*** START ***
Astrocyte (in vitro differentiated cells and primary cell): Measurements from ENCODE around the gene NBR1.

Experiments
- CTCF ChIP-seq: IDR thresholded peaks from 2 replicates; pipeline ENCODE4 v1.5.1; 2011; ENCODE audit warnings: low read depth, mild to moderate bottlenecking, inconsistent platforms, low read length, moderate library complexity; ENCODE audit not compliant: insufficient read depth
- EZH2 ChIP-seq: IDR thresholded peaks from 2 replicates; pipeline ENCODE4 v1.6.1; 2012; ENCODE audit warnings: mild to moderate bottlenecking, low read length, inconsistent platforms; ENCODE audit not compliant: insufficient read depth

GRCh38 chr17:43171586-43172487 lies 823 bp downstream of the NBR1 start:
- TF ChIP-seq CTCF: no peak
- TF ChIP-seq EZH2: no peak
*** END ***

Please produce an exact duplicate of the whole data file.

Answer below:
Astrocyte (in vitro differentiated cells and primary cell): Measurements from ENCODE around the gene NBR1.

Experiments
- CTCF ChIP-seq: IDR thresholded peaks from 2 replicates; pipeline ENCODE4 v1.5.1; 2011; ENCODE audit warnings: low read depth, mild to moderate bottlenecking, inconsistent platforms, low read length, moderate library complexity; ENCODE audit not compliant: insufficient read depth
- EZH2 ChIP-seq: IDR thresholded peaks from 2 replicates; pipeline ENCODE4 v1.6.1; 2012; ENCODE audit warnings: mild to moderate bottlenecking, low read length, inconsistent platforms; ENCODE audit not compliant: insufficient read depth

GRCh38 chr17:43171586-43172487 lies 823 bp downstream of the NBR1 start:
- TF ChIP-seq CTCF: no peak
- TF ChIP-seq EZH2: no peak